Why are LED headlights so bright? According to the U.S. Environmental Protection Agency and the U.S. Department of Energy, LED lights can appear brighter than incandescent bulbs without providing any extra light. Why? Traditional headlights have a softer, warmer, sometimes even yellowish hue.

Meanwhile, LED lights emit a sharp white light with bluish tones. This color is harsher on the eyes, and it contrasts more starkly with the darkness of the night. As such, LED headlights can seem much brighter than incandescent bulbs, even when producing the same amount of light.

Of course, the brightness of a headlight will depend on other factors, including the vehicle make/model, the headlight lenses, the headlight shape, and more. Overall, the jury is still out on the effects of LED headlights.

  • The pros: Some drivers favor the energy efficiency and longevity of LEDs. They may also provide more visibility on the road for drivers.
  • The cons: Those opposed to LED headlights suggest that they cause more harm than good by creating a glare for other drivers, which could cause accidents and eye strain.

Regardless of your stance on LED bulbs, you can speak to your mechanic about alternative bulb options available for your vehicle if you are interested in brighter options.

Headlight Problem 5: Setting Configuration

Vehicles today often have several different lighting options for drivers to choose from. If you find that your headlights are too dim or have stopped working, take a moment to double-check your settings. Most new headlights adjust automatically unless they are otherwise configured.

As such, many drivers “set it and forget it.” When an accidental bump or guest driver adjusts your lighting, you might not think to check the setting configuration.

While it might seem obvious, there is a chance that you have your fog lights on instead of your standard headlights. In these cases, a simple adjustment of your headlight settings should get them working again.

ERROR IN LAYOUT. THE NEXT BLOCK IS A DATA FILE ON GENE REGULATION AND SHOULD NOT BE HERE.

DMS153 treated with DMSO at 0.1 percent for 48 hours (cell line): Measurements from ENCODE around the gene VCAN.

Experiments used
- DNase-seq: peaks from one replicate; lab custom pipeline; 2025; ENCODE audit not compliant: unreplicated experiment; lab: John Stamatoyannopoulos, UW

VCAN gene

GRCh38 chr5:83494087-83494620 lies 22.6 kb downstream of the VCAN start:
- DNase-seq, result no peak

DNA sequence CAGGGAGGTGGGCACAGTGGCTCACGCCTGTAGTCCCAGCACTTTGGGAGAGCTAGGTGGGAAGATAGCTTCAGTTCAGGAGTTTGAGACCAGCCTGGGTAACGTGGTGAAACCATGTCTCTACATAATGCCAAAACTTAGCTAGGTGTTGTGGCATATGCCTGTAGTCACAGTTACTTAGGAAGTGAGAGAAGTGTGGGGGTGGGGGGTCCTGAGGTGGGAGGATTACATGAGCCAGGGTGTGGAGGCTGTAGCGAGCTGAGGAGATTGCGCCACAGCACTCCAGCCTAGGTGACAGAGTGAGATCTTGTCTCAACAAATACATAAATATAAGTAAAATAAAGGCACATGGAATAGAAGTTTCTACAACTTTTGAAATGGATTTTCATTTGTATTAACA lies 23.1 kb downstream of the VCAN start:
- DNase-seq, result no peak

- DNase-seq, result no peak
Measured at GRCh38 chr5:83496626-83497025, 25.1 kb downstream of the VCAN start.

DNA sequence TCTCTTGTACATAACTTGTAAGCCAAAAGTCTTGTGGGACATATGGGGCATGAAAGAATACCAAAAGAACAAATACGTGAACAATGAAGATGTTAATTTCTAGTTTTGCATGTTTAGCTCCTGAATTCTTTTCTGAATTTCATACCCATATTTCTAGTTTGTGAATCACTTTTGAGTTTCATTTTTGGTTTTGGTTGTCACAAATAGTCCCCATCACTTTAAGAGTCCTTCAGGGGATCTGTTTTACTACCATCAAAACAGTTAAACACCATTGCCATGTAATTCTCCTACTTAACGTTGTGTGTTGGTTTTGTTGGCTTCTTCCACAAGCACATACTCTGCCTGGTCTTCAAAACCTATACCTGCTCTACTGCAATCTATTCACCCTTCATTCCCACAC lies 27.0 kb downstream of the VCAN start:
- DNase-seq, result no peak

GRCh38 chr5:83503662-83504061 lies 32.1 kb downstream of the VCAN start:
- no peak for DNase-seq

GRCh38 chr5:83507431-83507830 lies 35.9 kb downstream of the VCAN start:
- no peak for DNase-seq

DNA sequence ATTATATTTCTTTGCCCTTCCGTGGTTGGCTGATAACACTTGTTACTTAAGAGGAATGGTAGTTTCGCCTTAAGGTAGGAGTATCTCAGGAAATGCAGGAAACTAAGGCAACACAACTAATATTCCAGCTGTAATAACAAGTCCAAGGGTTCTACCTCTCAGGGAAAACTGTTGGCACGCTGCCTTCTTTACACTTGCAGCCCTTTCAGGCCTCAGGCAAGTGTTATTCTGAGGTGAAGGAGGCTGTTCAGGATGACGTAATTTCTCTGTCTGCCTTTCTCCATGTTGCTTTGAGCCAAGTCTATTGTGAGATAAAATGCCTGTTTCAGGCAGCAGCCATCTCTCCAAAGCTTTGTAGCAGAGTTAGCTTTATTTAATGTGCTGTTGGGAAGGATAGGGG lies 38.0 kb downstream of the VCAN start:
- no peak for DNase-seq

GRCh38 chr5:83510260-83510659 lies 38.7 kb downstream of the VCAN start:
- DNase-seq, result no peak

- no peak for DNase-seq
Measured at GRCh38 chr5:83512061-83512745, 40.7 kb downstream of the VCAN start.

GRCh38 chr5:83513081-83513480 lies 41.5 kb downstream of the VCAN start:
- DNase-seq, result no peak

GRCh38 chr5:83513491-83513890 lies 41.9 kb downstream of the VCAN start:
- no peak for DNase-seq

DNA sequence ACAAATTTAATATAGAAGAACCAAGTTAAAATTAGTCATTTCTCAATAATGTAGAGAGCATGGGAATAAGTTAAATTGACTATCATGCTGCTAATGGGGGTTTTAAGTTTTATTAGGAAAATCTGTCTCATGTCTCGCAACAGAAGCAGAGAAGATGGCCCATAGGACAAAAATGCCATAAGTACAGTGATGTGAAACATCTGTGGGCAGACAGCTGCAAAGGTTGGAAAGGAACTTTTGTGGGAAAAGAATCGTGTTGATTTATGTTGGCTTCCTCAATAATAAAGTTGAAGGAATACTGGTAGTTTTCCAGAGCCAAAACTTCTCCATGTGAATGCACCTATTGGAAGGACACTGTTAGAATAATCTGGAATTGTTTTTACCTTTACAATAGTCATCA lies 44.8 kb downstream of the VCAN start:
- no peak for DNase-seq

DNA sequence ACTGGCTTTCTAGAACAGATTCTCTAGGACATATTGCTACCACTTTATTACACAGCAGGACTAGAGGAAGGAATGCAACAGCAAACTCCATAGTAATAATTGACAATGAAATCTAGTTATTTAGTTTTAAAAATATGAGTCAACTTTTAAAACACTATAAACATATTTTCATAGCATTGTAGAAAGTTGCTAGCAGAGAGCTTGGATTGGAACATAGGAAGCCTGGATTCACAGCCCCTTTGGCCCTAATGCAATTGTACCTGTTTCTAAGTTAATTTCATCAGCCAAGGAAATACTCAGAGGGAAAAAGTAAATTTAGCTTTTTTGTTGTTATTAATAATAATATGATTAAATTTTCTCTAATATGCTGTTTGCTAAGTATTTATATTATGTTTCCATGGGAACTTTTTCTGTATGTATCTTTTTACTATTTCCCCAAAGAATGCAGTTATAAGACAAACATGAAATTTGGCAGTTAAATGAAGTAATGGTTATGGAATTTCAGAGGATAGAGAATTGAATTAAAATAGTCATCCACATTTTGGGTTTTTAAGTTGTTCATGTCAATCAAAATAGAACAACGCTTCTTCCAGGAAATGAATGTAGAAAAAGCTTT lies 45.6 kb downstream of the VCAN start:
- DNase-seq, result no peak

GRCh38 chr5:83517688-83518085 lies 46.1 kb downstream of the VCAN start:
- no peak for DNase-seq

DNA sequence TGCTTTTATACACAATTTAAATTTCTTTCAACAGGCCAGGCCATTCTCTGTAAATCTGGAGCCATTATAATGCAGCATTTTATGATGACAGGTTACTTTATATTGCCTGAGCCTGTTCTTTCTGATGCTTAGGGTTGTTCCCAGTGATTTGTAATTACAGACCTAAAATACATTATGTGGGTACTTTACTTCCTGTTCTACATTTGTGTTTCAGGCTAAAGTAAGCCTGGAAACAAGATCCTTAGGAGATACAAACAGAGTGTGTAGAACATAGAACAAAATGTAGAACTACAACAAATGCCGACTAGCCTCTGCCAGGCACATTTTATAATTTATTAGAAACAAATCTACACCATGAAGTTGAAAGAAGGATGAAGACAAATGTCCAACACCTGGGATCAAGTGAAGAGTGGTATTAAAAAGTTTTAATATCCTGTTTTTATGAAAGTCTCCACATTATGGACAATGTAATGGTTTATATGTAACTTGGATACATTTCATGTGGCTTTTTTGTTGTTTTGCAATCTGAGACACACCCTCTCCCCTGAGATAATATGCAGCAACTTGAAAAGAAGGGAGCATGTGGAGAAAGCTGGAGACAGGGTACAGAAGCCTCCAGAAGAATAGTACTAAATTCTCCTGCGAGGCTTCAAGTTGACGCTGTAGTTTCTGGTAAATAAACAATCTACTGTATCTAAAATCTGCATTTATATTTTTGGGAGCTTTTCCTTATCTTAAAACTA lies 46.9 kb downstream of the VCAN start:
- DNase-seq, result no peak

How to Repair a Dim Headlight?

Simply clean the ground connection to restore the brightness of dim headlights. And apply a little dielectric grease. Or replace the bulb if you see a gray/brown film on the inside of the glass.

If your car has a headlight that puts out about as much light as a flashlight with weak batteries, we’ve got two simple fixes for you.

Most DIYers think they’ve got a bad headlight switch or a bad connection in the power feed. But most dim headlights are caused by a corroded ground wire. Just trace the wiring harness from the back of each headlight assembly and see where it connects to the vehicle body.

Another possibility is that as headlight filaments age, they deposit a gray/brown film on the inside of the bulb. Over time, that coating can reduce visibility by almost 300 ft.

If your headlights aren’t as bright as they used to be, yank one of the bulbs and look for gray or brown residue on the glass. If you find any, replace both bulbs now and get back to see more of the road.